Editorial Volume 17


This volume is dedicated mainly to the crisis created by the Covid pandemic. This crisis caused a shaking of the spiritual and social foundations of almost all the traditional societies. The articles focus upon the interactions between society, religion, and science, in an effort to understand what precisely happened, and what the meaning of what happened is. Authors expressed their own views on the above subjects and the final result is that we thus have an all encompassing picture of the spiritual scenery that was created by the pandemic. I thank the two guest editors for their great job.

– Fr Nikolaos Loudovikos, Senior Editor


The years 2020 and 2021 will linger in memory as the anni horribilesof the COVID-19 pandemic—with 2022 passing the baton to global security concerns of war and peace while the pandemic is still ongoing. The predicament of the pandemic poses considerable challenges to our societies: from our everyday life and our collective interaction with and understanding of science, to our ecclesial life and our theology. This special issue of Analogia is dedicated to the study of the relationship between the pandemic and the church, science and religion, in the predominantly Orthodox countries of Bulgaria, Serbia, Romania, and Greece during 2020 & 2021, yet it also addresses a wider aspect relating to the representations of ‘science’ and ‘religion’ in the public square of these countries and beyond.

On Saturday 9 April 2022, we convened a virtual workshop on ‘Representations of science and religion in the public square of predominantly Orthodox countries during COVID-19’, jointly hosted by IOCS Cambridge and the Faculty of Theology ‘St Clement of Ohrid’ in Skopje, which formed the basis for the present issue.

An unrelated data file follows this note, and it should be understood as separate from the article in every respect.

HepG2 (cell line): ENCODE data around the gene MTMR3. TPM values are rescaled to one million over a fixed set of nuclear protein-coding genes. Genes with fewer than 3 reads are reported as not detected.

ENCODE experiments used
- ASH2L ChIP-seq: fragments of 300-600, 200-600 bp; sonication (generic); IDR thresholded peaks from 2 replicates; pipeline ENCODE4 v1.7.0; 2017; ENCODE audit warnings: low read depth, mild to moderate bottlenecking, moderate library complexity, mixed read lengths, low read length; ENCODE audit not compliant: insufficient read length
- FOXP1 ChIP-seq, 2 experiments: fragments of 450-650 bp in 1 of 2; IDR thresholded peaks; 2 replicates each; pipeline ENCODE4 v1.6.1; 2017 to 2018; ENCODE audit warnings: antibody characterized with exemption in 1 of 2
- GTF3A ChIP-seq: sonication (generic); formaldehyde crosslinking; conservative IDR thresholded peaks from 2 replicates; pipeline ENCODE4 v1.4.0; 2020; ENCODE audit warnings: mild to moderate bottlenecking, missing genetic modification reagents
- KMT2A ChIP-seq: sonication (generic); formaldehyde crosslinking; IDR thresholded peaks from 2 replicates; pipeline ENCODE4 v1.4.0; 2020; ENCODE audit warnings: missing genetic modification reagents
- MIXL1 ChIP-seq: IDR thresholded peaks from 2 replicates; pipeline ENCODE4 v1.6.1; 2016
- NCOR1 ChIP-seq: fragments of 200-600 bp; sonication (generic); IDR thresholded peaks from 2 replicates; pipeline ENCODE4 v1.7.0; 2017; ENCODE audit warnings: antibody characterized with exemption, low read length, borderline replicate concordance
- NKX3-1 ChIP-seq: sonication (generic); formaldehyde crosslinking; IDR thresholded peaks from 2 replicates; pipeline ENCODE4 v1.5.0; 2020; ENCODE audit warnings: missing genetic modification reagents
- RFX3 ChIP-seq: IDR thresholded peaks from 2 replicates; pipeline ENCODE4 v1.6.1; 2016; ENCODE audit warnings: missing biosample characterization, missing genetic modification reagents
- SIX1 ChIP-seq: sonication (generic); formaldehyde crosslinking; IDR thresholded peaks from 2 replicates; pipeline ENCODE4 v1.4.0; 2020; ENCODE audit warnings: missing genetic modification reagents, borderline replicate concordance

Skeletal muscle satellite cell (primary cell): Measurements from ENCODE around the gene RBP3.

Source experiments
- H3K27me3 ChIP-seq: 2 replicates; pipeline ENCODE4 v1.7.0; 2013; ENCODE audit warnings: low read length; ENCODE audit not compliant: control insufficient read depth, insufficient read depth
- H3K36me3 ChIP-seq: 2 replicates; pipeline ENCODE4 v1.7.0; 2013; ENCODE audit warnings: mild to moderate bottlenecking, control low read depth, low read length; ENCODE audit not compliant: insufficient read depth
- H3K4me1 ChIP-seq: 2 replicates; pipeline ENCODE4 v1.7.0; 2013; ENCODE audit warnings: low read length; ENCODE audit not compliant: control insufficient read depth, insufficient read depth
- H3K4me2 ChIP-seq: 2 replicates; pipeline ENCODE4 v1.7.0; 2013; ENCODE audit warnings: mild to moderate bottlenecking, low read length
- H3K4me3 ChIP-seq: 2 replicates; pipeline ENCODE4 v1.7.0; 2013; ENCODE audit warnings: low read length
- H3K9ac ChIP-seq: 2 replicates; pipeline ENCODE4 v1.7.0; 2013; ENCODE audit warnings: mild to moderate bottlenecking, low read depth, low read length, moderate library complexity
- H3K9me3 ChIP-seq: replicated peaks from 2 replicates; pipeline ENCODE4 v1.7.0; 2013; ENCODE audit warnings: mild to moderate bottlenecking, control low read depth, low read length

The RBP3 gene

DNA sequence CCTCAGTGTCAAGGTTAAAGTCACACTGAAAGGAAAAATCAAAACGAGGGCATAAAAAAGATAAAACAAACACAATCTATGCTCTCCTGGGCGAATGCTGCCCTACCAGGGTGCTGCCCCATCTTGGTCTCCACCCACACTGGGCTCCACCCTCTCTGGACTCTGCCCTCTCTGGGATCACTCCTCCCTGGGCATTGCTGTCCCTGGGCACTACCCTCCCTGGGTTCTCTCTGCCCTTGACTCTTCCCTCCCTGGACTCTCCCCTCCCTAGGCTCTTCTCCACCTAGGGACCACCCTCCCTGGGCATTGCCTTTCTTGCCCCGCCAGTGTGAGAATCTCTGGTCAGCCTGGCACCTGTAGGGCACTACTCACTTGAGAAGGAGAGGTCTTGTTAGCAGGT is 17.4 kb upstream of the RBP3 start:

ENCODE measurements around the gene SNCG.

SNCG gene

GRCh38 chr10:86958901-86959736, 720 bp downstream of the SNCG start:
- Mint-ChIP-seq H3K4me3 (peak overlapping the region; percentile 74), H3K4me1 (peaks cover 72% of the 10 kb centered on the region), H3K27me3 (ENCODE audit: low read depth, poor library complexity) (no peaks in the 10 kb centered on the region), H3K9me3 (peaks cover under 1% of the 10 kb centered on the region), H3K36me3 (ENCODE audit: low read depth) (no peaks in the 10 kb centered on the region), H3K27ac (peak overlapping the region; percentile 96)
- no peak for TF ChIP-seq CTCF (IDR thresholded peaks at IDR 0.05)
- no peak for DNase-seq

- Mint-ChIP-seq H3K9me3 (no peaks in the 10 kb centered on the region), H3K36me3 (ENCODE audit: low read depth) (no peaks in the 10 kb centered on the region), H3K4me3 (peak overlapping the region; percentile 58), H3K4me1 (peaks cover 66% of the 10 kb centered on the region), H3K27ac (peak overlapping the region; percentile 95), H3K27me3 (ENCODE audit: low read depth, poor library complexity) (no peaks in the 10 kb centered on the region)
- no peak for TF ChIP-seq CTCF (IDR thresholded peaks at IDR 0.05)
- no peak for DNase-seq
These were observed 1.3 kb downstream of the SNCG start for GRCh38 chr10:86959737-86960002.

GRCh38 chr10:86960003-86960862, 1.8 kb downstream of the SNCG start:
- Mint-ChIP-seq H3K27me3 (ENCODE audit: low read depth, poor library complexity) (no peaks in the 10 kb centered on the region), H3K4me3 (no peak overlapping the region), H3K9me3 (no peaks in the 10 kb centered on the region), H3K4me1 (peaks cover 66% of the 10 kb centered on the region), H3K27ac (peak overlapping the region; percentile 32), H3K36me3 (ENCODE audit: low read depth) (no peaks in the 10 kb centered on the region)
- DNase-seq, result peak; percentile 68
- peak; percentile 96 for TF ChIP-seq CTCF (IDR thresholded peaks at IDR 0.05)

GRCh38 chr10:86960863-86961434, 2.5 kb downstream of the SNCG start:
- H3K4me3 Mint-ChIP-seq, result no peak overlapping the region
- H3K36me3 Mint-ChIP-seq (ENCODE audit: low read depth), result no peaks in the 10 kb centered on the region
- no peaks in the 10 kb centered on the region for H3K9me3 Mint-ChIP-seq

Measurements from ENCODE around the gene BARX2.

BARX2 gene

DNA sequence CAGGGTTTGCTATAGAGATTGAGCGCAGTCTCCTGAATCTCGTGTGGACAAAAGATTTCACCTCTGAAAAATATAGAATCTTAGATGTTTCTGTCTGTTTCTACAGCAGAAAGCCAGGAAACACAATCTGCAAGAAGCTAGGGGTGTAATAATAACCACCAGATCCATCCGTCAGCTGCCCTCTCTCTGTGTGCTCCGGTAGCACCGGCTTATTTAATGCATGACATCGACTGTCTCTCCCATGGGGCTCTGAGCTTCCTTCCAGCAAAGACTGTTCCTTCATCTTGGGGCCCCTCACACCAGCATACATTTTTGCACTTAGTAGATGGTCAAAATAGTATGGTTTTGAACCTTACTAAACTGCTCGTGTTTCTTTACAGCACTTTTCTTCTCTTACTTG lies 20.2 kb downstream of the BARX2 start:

In the first paper, Dr Sotiris Mitralexis provides insights fromGreece, with a paper titled ‘Religion as Science, Science as Religion, and an Unwelcome Reformation: Science and Religion in the Public Square during COVID-19—a Greek Orthodox Case Study’. Dr Vladimir Cvetković from the Institute for Philosophy and Social Theory, University of Belgrade, offers an overview of developments inSerbia in his paper ‘Creationism, Communion and Vaccines: Science and Religion in the Serbian Orthodox Church’. The third paper, onRomania and by Dr Alexandru Racu (Hyperion University, Bucharest), studies ‘the Romanian Orthodox Church and its Attitude towards the Public Health Measures Imposed during the COVID-19 Pandemic’. Two papers on Bulgaria follow: Professor Smilen Markov’s (University of Veliko Tarnovo & Regent’s Park College, Oxford) ‘COVID-19 and Orthodoxy: Uncertainty, Vulnerability and the Hermeneutics of Divine Economy’, and Professor Georgi Kapriev’s (St Kliment Ohridski University, Sofia) ‘COVID-19 Crisis, Social Panic, Religious and Academic Life in Bulgaria’. Revd Prof. Nikolaos Loudovikos (University Ecclesiastical Academy of Thessaloniki, IOCS Cambridge & University of Winchester), the Senior Editor of Analogia, offers the epilogue to this special issue on the pandemic.

Both for the workshop preceding it and for the present publication, we gratefully acknowledge the support provided by a subgrant from the John Templeton Foundation in the context of project #61549, ‘New Horizons for Science and Religion in Central and Eastern Europe’ at the Ian Ramsey Centre for Science and Religion (IRC), University of Oxford—the subgrant itself having been jointly hosted at the Faculty of Divinity of the University of Cambridge and at IOCS Cambridge. It goes without saying that the opinions expressed in this publication are those of the authors and do not necessarily reflect the view of the John Templeton Foundation. During the latter stages of this publication’s completion, Sotiris Mitralexis was supported by the UKRI Future Leaders Fellowship, Grant Ref. MR/S031669/1: ‘Orthodox Christian Material Ecology and the Sociopolitics of Religion’, which he gratefully acknowledges.

– Dr Sotiris Mitralexis & Revd Dr Milan Đorđević, Guest Editors